J. Lopez ignores ankle sprain, plays through pain

Catcher makes return, helps Braves win Game 2

LCS notebook

Championship Series

October 19, 2001|By Roch Kubatko and Peter Schmuck | Roch Kubatko and Peter Schmuck,SUN STAFF

When catcher Javy Lopez sprained his left ankle when the New York Mets' Robin Ventura slid into it during a Sept. 30 game, Atlanta Braves manager Bobby Cox assumed his catcher would be lost for at least two rounds of the playoffs.

Imagine his surprise when Lopez felt good enough to enter Game 1 of the National League Championship Series as a pinch-hitter, and start Game 2. Talk about a fast healer.

"With a high-ankle sprain, it generally takes six to eight weeks," Cox said. "The best that we could get from a doctor would be six to eight weeks, and a chance for the World Series. That was probably less than 50-50.

"Javy's gone through all the treatments, early in the morning, late in the afternoon, late at night, and [doctors] got him ready somehow. It's kind of amazing. He's playing with a brace on that he likes, and it's working right now."

After Lopez declared he could start Game 2, Cox told his coaches, "Let's get Javy in there. He might hit a home run, produce some runs." How prophetic. Lopez drilled a two-run homer in the seventh inning to break a 1-1 tie.

"We don't really know that," Cox said, smiling. "If we did, we could win every game. But Javy's not playing pain-free. I'm going to tell you that right now. It's still hurting."

A. Lopez to pitch Game 4

While the Braves are still considering a three-man rotation for the NLCS, Arizona is sticking with its plan to go with Albie Lopez in Game 4.

The decision is easy to justify: Lopez dominated the Braves during the regular season.

"That certainly entered into it," Arizona manager Bob Brenly said. "He's got a real good idea of how to face these hitters."

Giles leading off

Rookie Marcus Giles moved atop the Braves' order by default after shortstop Rafael Furcal's shoulder injury ended his season and second baseman Quilvio Veras was designated for assignment. He took the assignment with specific instructions from Cox.

"Marcus has never been a leadoff hitter," Cox said. "When I stuck him in the leadoff position, I told him, `Don't change anything. Be what you are. Do what you do best. If you're a first-ball hitter, swing at it if you like it. Don't change anything.' So he's very much a first-ball hitter."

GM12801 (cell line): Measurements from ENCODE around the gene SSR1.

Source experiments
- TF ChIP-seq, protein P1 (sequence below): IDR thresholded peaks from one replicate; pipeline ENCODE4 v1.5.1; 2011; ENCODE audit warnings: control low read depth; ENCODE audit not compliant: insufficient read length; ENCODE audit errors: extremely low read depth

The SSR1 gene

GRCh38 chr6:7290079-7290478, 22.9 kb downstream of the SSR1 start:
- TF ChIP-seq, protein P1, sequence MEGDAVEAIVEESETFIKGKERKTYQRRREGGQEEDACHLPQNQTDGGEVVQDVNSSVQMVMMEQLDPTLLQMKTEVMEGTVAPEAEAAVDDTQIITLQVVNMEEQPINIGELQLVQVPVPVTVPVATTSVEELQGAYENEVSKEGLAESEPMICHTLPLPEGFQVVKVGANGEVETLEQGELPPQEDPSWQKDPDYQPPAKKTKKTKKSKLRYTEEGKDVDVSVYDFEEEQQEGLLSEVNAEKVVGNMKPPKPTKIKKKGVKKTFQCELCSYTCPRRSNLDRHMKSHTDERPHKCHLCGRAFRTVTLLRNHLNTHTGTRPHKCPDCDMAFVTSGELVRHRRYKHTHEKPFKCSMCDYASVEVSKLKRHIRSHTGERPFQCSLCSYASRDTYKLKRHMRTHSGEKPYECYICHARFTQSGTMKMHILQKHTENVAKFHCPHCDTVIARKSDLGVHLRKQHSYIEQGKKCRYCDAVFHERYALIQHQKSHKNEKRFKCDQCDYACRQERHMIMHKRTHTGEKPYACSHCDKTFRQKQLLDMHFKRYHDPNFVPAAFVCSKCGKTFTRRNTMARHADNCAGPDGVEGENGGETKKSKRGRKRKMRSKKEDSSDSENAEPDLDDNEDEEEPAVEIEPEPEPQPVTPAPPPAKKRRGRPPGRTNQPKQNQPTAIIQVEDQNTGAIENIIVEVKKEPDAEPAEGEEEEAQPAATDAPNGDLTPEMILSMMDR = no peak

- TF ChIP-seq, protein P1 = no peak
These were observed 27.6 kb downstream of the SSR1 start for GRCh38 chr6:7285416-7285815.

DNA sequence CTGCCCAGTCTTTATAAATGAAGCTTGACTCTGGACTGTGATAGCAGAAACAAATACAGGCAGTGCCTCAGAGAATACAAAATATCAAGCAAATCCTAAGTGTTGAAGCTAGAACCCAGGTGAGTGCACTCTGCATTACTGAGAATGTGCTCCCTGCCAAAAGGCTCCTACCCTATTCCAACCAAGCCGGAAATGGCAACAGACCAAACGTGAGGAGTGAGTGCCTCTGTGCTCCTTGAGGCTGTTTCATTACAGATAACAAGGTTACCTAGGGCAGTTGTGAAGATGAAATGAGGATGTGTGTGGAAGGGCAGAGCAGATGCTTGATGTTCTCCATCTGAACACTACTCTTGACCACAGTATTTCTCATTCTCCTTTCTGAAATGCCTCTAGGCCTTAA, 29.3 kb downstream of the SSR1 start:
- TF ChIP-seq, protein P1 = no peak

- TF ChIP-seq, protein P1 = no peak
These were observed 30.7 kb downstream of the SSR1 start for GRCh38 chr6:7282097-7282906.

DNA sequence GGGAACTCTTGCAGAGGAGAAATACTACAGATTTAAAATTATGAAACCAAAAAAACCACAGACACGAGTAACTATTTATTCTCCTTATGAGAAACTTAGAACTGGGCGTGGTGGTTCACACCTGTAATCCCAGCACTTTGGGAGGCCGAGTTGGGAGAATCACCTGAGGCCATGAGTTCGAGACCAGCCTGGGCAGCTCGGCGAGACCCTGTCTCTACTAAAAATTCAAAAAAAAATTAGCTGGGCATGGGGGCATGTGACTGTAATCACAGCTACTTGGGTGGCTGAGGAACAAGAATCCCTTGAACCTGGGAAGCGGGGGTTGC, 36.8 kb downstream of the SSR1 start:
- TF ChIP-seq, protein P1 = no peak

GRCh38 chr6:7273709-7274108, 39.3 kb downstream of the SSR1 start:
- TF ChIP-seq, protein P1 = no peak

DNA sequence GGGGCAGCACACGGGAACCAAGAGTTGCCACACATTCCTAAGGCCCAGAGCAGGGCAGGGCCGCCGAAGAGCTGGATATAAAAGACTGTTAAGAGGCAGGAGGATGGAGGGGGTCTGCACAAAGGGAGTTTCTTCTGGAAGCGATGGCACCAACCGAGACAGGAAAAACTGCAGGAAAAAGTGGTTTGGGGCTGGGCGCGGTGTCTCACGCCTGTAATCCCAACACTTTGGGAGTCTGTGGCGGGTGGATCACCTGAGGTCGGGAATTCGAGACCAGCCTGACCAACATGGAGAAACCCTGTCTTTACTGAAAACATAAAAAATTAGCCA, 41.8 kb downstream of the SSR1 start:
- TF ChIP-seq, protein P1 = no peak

Sellout for D'backs

The Diamondbacks sold out Game 2 after falling more than 11,000 short of capacity for the opener. At times, it appears their fans still are getting accustomed to the sport.

Asked to describe Phoenix as a baseball market, pitcher Curt Schilling chose his words carefully.

"I think it's in its adolescence as a baseball town. That would be the safest way to put it," he said.

"You don't want to slight the people that have shown up because the last couple nights they've been loud. But it hit me the other day watching the Yankees-A's game, the one constant in St. Louis and New York is the buzz. There doesn't have to be something going on in the field for the crowd to be into what's going on. There's a buzz. Fans underestimate their ability to impact the ballgame. I'm someone who feeds on the crowd noise and adrenaline."

McLemore returns

Multi-position veteran Mark McLemore was back in the Mariners' lineup at shortstop last night after giving way to regular shortstop Carlos Guillen in the opener. Mariners manager Lou Piniella hinted that McLemore would play most of the time at the position for the remainder of the ALCS.

"I don't know, but I plan to play McLemore," Piniella said. "He'll be in the lineup somewhere. Guillen has been out for a while. He had tuberculosis; still has it - it's just contained. He needs some time. I'm not going to play him two games in a row."

Ratings surprise

Yankees manager Joe Torre was surprised to hear that the Monday night NFL game between the winless Washington Redskins and Dallas Cowboys drew a higher rating than the fifth game of the Division Series between the Yankees and A's.

"I don't have a clue," Torre said. "Dallas, they have their following for sure. I don't have any idea, except that probably there are a lot more football fans than there are Yankee and Oakland A's fans. That's the only thing I can figure out, that if you're a football fan, you're going to watch even teams that you don't necessarily root for."

Ratings reversal

The first three games of the ALCS and NLCS drew TV ratings 21 percent lower than in 2000.

Game 1 of the ALCS between New York and Seattle, and Games 1 and 2 of the NLCS between Atlanta and Arizona - all on Fox - have averaged a 5.7 national rating.

The Associated Press contributed to this article.

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